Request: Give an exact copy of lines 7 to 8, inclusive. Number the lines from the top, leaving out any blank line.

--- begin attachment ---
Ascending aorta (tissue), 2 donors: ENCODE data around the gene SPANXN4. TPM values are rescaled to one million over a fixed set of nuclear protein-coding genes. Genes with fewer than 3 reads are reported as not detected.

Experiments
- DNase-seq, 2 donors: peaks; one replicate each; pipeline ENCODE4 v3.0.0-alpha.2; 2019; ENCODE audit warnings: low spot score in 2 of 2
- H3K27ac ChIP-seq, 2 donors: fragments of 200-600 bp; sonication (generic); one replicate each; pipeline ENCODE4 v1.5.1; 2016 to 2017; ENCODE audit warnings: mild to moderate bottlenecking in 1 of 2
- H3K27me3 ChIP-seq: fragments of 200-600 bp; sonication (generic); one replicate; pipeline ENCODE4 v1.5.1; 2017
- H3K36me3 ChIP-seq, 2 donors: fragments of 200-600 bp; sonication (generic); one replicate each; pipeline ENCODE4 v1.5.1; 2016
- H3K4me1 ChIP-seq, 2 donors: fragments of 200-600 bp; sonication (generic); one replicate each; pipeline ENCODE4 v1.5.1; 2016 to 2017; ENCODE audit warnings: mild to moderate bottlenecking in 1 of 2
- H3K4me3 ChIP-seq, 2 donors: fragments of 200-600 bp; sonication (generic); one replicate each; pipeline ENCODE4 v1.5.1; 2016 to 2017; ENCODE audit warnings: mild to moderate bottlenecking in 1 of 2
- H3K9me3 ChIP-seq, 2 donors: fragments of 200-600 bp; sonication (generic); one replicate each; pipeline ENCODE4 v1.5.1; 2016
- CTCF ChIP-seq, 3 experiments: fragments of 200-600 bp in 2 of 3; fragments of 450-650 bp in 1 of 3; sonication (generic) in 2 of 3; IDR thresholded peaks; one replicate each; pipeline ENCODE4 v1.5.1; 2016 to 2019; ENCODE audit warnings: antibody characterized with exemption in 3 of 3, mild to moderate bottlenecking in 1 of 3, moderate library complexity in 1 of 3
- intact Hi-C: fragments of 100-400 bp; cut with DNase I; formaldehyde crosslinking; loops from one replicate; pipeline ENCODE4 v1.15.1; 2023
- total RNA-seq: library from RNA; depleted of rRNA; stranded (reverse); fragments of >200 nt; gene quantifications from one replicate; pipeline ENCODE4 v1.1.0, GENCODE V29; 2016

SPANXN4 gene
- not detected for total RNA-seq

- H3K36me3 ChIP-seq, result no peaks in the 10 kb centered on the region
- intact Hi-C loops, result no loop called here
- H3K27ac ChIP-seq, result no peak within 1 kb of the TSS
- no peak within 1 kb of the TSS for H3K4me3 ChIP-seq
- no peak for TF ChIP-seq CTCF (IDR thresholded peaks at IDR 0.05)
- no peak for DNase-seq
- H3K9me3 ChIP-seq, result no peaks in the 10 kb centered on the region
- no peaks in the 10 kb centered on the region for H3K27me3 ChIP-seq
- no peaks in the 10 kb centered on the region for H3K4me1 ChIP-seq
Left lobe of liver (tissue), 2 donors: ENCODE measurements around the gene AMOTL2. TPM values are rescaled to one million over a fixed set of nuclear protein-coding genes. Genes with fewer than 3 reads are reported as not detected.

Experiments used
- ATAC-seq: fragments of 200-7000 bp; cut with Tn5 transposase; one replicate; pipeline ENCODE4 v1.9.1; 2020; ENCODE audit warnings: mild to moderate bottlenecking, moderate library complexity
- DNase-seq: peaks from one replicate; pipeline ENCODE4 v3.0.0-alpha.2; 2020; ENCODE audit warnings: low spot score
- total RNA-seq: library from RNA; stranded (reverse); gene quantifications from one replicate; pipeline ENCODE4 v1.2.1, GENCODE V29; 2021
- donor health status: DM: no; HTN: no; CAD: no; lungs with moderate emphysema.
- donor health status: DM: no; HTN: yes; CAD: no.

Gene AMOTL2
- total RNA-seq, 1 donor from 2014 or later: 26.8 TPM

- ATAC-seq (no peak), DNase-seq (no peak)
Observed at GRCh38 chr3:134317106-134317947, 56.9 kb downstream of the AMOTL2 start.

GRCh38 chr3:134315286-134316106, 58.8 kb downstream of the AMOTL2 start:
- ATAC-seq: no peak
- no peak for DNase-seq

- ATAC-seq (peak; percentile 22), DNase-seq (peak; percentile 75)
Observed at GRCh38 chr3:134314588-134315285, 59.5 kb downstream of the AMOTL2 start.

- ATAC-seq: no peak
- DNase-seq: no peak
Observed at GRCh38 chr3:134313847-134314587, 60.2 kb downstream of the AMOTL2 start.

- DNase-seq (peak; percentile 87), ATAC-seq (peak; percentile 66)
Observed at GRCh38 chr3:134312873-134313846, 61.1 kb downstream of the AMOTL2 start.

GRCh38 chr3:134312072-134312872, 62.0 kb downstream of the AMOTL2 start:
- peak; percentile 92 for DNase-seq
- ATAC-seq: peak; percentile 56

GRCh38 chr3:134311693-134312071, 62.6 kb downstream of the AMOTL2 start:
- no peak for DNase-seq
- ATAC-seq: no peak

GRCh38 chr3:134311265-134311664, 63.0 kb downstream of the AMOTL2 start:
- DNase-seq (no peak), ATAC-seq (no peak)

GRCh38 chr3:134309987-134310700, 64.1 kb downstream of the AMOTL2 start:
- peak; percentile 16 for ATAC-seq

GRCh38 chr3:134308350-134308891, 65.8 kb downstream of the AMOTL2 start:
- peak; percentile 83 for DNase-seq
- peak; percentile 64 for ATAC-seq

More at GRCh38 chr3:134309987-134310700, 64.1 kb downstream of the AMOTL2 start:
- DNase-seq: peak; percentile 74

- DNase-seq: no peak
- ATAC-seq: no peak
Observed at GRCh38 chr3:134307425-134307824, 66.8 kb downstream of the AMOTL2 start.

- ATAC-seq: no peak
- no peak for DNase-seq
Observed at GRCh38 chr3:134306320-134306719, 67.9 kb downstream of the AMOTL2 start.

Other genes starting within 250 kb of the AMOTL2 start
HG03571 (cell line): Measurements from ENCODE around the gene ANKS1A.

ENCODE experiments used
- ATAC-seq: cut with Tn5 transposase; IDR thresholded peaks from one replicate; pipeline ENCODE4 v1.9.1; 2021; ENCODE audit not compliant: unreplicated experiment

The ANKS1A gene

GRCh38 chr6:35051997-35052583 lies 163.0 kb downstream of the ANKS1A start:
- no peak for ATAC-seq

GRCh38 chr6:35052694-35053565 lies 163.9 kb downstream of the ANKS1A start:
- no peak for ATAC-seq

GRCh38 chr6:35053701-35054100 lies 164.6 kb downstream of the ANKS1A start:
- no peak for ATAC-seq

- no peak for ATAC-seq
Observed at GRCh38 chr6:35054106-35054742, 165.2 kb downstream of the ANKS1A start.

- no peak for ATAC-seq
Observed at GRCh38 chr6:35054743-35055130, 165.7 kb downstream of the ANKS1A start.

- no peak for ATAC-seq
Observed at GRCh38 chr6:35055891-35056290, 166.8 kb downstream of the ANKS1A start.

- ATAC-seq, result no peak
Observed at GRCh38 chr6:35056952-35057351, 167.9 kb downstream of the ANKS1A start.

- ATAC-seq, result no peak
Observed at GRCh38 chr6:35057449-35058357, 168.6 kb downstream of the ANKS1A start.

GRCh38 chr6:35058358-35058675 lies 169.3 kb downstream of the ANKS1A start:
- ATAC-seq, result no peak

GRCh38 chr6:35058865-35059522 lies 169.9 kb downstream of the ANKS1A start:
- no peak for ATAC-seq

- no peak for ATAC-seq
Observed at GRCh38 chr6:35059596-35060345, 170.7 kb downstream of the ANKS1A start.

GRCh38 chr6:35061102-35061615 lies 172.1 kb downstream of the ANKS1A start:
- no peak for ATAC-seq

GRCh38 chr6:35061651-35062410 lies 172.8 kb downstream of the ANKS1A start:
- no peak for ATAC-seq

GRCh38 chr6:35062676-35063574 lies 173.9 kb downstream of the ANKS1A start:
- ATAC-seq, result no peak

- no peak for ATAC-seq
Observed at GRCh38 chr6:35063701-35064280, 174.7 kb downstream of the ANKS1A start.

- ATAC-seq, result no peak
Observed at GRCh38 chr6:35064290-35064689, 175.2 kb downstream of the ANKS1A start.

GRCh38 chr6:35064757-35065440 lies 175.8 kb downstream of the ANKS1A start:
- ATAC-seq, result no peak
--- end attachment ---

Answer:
- H3K4me1 ChIP-seq, 2 donors: fragments of 200-600 bp; sonication (generic); one replicate each; pipeline ENCODE4 v1.5.1; 2016 to 2017; ENCODE audit warnings: mild to moderate bottlenecking in 1 of 2
- H3K4me3 ChIP-seq, 2 donors: fragments of 200-600 bp; sonication (generic); one replicate each; pipeline ENCODE4 v1.5.1; 2016 to 2017; ENCODE audit warnings: mild to moderate bottlenecking in 1 of 2